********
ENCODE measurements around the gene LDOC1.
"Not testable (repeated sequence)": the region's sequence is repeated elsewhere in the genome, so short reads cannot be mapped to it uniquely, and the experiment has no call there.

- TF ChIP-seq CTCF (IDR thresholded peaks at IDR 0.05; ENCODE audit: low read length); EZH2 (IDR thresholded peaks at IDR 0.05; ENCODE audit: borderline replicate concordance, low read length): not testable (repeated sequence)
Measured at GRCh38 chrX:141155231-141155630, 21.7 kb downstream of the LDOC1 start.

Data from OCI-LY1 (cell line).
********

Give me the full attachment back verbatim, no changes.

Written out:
ENCODE measurements around the gene LDOC1.
"Not testable (repeated sequence)": the region's sequence is repeated elsewhere in the genome, so short reads cannot be mapped to it uniquely, and the experiment has no call there.

- TF ChIP-seq CTCF (IDR thresholded peaks at IDR 0.05; ENCODE audit: low read length); EZH2 (IDR thresholded peaks at IDR 0.05; ENCODE audit: borderline replicate concordance, low read length): not testable (repeated sequence)
Measured at GRCh38 chrX:141155231-141155630, 21.7 kb downstream of the LDOC1 start.

Data from OCI-LY1 (cell line).